Electric vehicles are driving a greener future in Viet Nam

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Tuan Anh and his colleague are using their new e-motorbikes for work.
Tuan Anh and his colleague are using their new e-motorbikes for work. Photo by: Phan Huong Giang/UNDP Viet Nam
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Ho Tuan Anh delivers goods with his new e-motorbike
Ho Tuan Anh delivers goods with his new e-motorbike. Photo by: Phan Huong Giang/UNDP Viet Nam

In the summer, Ho Tuan Anh, a shipper residing in the bustling city of Hue, traverses the streets every day on his motorbike. As he does, the scorching sun beats down on his back.

Confronted with the realities of the climate crisis all around him, he says, "The weather in Hue has become more extreme, with hotter temperatures and unpredictable rainfall. It affects our health and makes it difficult to plan our daily activities."

The increasing traffic congestion and the ever-growing emissions from gasoline-powered vehicles are additional issues plaguing the city. "The traffic density in Hue is rising, and it feels like more vehicles are on the road daily,” Tuan Anh explains. “The emissions from these vehicles contribute to air pollution and have a detrimental effect on our environment."

In Viet Nam, the transport sector accounts for 10.8 percent of the country’s total CO2 emissions. A growing population with rising transport demands means this contribution is estimated to increase by 6-7 percent annually, in a business-as-usual scenario. However, solutions can be found in electric mobility, which is among the most effective measures to promote green transportation and curb emissions.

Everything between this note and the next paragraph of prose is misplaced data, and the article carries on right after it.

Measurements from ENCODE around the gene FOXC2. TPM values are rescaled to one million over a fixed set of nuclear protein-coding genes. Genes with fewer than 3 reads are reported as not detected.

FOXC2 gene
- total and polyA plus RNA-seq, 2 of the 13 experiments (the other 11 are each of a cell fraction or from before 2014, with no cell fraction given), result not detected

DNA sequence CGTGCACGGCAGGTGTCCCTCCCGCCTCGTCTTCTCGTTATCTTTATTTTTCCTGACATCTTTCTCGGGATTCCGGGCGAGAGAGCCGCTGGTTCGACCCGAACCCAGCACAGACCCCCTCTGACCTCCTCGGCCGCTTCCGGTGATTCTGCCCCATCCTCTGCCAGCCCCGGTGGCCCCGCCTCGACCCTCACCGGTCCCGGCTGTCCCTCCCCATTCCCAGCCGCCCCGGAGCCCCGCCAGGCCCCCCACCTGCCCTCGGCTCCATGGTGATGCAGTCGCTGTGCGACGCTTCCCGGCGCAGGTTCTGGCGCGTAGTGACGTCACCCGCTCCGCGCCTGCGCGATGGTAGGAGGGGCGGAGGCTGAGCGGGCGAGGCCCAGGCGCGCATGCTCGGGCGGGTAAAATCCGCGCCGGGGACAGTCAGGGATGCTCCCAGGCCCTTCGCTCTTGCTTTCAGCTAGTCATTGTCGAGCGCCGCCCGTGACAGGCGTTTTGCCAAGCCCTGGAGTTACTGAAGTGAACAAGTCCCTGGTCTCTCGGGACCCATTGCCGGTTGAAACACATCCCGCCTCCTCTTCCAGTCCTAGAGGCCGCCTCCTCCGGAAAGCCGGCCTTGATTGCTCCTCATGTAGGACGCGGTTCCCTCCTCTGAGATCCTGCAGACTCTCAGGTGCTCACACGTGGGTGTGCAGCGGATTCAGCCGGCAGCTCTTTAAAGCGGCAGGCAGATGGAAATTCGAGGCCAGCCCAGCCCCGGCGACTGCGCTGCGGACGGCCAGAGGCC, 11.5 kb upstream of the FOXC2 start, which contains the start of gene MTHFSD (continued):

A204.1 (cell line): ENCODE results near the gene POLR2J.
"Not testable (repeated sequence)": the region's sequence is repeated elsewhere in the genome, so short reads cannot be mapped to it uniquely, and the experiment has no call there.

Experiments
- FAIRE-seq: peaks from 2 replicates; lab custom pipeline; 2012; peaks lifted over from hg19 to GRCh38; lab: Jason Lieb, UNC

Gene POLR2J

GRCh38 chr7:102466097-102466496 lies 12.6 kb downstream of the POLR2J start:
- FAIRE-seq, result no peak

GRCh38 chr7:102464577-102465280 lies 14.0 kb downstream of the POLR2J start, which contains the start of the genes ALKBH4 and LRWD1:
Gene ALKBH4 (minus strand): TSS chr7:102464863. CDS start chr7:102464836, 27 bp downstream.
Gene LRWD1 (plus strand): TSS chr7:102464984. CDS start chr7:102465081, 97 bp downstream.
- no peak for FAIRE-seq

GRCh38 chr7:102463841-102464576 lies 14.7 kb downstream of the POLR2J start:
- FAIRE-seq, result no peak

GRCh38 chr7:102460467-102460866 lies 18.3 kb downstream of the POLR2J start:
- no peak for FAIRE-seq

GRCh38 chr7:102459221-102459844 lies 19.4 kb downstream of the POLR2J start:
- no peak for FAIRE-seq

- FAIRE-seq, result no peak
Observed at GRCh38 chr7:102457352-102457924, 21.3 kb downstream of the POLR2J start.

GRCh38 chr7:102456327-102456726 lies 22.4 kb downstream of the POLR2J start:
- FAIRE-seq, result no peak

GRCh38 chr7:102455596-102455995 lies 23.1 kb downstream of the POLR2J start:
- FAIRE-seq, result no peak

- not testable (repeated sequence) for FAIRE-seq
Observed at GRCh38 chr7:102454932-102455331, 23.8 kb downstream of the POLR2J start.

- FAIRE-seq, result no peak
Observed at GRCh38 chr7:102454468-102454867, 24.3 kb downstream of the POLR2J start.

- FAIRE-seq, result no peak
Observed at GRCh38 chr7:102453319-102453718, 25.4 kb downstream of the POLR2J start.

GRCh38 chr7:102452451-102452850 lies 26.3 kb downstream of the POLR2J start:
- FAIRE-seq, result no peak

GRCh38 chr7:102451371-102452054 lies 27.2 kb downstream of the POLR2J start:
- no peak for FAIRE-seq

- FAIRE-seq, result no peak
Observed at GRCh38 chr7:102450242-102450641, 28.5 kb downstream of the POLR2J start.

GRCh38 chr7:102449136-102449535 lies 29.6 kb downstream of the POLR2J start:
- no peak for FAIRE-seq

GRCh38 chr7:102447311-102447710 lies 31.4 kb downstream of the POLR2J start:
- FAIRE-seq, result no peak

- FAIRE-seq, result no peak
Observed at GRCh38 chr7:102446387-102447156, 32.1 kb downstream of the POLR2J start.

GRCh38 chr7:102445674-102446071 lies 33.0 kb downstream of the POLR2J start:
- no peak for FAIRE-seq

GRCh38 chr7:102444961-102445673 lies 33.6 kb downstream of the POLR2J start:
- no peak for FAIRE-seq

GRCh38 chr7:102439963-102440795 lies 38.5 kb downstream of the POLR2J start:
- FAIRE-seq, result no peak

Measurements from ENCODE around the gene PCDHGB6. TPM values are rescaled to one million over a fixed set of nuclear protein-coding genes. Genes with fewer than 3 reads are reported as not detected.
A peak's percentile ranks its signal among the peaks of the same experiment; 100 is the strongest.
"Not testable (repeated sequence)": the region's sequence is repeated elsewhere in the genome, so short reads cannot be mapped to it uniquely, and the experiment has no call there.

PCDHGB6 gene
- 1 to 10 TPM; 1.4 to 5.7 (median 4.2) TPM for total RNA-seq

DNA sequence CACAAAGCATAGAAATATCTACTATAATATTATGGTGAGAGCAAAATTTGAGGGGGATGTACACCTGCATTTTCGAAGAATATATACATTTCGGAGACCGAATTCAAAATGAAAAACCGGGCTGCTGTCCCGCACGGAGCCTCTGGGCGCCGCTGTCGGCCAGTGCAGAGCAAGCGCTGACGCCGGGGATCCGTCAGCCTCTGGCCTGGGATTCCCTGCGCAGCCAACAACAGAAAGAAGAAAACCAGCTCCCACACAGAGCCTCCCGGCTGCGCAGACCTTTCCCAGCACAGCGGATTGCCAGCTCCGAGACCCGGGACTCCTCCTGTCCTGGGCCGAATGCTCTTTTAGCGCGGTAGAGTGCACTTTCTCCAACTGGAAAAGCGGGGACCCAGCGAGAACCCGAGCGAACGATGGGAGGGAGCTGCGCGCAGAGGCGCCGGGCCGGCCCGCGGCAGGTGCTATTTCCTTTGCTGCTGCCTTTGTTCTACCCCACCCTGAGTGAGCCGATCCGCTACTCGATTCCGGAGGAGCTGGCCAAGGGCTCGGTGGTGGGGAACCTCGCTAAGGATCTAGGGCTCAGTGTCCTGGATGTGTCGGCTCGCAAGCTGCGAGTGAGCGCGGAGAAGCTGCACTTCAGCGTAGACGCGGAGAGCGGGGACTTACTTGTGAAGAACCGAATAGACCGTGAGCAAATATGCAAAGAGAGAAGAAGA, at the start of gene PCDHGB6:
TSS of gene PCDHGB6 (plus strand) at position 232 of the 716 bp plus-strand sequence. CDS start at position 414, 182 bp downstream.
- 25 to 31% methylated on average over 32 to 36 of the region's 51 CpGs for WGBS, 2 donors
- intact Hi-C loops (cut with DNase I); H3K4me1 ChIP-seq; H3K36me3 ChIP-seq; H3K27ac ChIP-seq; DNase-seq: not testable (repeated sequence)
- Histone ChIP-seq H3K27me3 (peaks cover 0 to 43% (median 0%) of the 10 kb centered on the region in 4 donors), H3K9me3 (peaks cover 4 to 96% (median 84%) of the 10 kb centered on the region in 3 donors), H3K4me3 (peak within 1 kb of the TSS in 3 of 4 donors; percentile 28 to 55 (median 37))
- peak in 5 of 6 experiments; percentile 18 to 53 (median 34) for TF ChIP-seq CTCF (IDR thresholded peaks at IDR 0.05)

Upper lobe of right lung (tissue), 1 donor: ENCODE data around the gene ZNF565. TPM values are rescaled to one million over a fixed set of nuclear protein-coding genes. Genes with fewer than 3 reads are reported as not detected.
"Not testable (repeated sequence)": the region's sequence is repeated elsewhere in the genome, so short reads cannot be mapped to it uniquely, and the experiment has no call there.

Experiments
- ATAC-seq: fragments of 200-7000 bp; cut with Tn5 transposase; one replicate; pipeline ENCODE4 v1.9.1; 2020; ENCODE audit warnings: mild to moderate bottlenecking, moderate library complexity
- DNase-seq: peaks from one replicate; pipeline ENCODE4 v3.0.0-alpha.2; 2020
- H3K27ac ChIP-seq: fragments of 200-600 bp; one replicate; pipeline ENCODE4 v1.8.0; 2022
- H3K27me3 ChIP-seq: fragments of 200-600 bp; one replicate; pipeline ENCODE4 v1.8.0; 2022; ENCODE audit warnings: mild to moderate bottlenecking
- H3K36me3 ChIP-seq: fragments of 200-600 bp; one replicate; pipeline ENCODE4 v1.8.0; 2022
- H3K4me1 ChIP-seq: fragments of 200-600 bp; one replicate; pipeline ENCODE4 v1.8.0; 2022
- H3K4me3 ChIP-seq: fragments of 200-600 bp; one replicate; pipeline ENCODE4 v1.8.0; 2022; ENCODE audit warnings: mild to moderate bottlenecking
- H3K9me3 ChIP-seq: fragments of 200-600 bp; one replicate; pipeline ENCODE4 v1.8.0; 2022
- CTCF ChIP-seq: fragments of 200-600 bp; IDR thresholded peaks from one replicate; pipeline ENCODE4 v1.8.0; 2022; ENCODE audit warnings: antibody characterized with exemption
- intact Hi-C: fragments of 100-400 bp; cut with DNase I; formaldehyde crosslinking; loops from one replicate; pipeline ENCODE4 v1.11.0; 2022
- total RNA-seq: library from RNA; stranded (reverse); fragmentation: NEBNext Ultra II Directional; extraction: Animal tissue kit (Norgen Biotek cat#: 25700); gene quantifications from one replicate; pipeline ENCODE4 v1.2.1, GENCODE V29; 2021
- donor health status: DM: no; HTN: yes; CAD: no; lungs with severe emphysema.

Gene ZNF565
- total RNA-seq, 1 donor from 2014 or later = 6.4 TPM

Tuan Anh and his colleague are using their new e-motorbikes for work.
Tuan Anh and his colleague are using their new e-motorbikes for work. Photo by: Phan Huong Giang/UNDP Viet Nam

As Tuan Anh has learned more about the climate crisis, its causes and consequences, he has also discovered the benefits of electric vehicles (EVs). The prospect of reducing his carbon footprint and contributing to a cleaner environment resonated deeply with him. "Electric motorbikes provide a sustainable solution to our transportation needs. They emit zero tailpipe emissions, which means cleaner air for all of us,” he explains.

Tuan Anh decided to transition from his regular motorbike to an electric one. "Switching to an electric motorbike was a significant change for me. It not only reduces the carbon emission of my normal motorbike but also reduces the noise pollution."

He took a loan from the Women's Union with a 0 percent interest rate to buy the electric motorbike. It is the first time that the Women’s Union has implemented this loan programme, which is designed to support the purchase of EVs, encouraging women and shippers to transition from gasoline-powered modes of transport to environmentally friendly alternatives.

The Union typically works to support women members to improve their livelihood; however, to encourage widespread adoption of EVs, they have extended the eligibility of the loan programme to both women and men. The initiative was warmly welcomed by the community – 185 people have already taken loans since it launched in 2022.

A street at rush hour in Hue city.
A street at rush hour in Hue city. Photo by: UNDP Viet Nam